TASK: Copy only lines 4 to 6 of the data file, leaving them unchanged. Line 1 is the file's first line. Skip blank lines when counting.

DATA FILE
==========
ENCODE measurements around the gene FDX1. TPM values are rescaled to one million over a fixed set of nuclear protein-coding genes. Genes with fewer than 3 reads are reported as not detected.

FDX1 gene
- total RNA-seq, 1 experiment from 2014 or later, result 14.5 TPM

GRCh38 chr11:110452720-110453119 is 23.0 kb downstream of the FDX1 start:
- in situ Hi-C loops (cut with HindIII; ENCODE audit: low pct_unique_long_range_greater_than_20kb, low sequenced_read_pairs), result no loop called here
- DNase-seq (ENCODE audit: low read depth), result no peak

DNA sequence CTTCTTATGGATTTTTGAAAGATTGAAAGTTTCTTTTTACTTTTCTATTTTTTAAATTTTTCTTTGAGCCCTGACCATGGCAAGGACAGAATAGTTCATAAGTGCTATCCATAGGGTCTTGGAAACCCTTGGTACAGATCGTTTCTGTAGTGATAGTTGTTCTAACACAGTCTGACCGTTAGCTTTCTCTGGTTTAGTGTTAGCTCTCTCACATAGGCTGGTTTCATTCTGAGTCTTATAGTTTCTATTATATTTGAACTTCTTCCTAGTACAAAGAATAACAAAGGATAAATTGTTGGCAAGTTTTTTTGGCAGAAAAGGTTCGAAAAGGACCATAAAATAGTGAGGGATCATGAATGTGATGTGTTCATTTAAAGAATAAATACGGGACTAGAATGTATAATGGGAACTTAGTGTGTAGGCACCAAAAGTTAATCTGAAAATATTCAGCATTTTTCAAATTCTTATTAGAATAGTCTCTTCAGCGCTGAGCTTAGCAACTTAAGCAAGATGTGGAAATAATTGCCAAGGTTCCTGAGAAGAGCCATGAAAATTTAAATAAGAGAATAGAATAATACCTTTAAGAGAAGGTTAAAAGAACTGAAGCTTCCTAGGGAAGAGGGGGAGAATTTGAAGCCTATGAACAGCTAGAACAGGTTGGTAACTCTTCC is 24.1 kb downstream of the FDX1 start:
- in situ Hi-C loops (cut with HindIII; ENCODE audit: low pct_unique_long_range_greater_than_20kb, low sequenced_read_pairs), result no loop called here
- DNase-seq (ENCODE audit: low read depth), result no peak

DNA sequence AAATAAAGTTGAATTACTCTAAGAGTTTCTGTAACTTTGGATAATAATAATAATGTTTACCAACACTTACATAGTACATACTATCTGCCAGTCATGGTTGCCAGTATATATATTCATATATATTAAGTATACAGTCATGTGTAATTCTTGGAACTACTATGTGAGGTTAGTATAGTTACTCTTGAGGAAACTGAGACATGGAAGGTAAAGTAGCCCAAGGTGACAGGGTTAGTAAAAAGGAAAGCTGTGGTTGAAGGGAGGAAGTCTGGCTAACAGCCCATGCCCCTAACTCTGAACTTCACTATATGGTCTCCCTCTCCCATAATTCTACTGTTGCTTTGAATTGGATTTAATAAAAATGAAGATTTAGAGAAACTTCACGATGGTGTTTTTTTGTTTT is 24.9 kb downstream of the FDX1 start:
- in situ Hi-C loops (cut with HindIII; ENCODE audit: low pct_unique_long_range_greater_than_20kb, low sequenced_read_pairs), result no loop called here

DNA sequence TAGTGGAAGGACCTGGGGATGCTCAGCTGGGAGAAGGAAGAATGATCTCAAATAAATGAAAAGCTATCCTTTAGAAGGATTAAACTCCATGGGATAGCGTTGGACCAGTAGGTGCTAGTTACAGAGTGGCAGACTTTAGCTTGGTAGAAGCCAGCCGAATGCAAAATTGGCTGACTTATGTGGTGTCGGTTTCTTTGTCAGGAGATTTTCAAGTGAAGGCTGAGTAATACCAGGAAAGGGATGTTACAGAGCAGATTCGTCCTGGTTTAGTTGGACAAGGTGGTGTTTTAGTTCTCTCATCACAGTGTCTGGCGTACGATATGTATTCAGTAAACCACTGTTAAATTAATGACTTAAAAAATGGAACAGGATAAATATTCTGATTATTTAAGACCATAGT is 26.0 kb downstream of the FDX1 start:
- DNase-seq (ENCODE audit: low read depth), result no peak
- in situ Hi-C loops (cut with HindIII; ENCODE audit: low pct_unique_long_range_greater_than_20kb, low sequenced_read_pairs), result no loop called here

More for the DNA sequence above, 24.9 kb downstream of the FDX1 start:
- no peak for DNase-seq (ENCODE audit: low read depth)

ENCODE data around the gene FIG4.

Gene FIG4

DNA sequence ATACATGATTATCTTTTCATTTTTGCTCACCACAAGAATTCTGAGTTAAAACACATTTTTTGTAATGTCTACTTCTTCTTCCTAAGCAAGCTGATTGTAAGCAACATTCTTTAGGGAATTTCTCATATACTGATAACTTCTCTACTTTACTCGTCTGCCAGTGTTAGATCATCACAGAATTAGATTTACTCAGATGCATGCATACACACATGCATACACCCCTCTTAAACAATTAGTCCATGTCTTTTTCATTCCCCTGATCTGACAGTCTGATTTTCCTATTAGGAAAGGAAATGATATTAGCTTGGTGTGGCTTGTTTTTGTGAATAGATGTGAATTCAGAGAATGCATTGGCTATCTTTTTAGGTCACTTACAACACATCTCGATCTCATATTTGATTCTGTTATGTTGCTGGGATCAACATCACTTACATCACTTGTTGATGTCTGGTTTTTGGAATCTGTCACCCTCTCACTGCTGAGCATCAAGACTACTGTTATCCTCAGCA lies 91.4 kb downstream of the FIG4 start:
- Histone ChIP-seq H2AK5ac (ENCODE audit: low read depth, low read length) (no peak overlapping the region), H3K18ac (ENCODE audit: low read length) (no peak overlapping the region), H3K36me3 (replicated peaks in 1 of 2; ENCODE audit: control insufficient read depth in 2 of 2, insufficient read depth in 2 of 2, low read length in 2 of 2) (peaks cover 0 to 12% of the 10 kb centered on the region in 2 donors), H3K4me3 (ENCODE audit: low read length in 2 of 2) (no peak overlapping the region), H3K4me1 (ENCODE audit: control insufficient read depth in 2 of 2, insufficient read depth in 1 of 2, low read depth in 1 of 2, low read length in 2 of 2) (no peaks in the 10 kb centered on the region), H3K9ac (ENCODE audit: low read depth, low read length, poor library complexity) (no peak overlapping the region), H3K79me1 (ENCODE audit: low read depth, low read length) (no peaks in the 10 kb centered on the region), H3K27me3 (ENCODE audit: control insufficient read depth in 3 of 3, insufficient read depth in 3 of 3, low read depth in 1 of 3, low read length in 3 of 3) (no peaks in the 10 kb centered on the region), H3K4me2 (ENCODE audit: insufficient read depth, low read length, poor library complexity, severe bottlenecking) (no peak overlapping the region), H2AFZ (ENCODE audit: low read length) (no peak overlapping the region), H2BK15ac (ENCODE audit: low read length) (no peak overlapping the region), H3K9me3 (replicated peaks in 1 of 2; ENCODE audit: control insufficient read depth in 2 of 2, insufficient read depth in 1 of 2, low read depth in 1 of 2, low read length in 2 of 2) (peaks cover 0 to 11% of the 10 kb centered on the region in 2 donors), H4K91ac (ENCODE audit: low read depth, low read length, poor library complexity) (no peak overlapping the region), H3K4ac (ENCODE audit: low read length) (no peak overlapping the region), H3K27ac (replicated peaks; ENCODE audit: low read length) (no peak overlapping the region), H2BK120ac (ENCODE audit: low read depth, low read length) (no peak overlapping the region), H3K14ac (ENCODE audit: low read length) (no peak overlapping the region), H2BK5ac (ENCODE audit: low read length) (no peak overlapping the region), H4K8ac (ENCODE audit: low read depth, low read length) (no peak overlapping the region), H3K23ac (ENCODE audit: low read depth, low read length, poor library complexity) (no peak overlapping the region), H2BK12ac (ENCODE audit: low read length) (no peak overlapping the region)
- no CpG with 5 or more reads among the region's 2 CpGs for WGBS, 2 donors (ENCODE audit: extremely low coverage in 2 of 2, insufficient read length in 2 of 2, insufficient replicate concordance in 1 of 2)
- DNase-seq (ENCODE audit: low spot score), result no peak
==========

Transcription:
GRCh38 chr11:110452720-110453119 is 23.0 kb downstream of the FDX1 start:
- in situ Hi-C loops (cut with HindIII; ENCODE audit: low pct_unique_long_range_greater_than_20kb, low sequenced_read_pairs), result no loop called here
- DNase-seq (ENCODE audit: low read depth), result no peak